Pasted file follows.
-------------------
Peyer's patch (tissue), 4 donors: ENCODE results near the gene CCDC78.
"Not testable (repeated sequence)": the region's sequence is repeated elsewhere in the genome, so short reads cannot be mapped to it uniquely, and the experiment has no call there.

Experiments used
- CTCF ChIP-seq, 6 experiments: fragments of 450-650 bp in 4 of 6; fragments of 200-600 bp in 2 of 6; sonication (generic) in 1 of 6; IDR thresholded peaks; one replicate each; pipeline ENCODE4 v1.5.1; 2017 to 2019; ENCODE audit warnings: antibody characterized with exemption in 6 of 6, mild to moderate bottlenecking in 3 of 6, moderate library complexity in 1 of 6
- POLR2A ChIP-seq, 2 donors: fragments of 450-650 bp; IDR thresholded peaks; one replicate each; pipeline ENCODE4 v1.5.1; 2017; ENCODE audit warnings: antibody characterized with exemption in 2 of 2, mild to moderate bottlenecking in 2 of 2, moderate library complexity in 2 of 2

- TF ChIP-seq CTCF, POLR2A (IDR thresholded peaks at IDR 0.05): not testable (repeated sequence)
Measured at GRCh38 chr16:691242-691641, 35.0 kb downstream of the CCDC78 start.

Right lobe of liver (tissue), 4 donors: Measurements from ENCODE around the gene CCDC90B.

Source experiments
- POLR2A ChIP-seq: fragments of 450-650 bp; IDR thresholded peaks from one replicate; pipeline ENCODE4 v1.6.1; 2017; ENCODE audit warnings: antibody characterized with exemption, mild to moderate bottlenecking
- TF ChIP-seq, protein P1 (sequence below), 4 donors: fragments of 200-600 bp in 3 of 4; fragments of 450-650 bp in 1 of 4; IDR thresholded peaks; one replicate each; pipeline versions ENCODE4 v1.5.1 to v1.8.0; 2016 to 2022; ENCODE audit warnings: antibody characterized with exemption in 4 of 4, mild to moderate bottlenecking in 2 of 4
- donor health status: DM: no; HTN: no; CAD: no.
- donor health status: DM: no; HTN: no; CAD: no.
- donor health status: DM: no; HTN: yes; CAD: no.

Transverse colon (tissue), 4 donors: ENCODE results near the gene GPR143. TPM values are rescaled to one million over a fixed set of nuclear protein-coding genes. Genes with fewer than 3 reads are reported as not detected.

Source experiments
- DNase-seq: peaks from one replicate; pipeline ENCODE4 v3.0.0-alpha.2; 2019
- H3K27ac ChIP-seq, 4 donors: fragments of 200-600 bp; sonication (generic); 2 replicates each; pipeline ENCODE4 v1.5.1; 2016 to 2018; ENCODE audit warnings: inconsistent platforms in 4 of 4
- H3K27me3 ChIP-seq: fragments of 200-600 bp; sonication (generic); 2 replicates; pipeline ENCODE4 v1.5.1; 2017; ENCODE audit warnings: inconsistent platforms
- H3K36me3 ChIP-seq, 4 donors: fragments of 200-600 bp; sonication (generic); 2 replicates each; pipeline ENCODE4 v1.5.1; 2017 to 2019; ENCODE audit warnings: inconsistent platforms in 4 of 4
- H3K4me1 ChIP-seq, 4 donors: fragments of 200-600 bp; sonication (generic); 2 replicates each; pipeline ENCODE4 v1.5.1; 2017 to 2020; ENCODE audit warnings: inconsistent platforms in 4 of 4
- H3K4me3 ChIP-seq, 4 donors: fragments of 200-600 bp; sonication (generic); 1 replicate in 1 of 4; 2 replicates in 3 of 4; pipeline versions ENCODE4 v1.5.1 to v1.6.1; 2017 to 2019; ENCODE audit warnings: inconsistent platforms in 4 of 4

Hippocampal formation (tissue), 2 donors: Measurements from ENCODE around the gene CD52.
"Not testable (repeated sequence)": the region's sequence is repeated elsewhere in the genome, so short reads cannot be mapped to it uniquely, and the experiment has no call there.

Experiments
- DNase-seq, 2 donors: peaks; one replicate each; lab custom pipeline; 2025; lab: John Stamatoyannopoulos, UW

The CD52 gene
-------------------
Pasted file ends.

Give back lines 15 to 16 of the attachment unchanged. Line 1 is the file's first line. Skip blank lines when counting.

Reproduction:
Transverse colon (tissue), 4 donors: ENCODE results near the gene GPR143. TPM values are rescaled to one million over a fixed set of nuclear protein-coding genes. Genes with fewer than 3 reads are reported as not detected.

Source experiments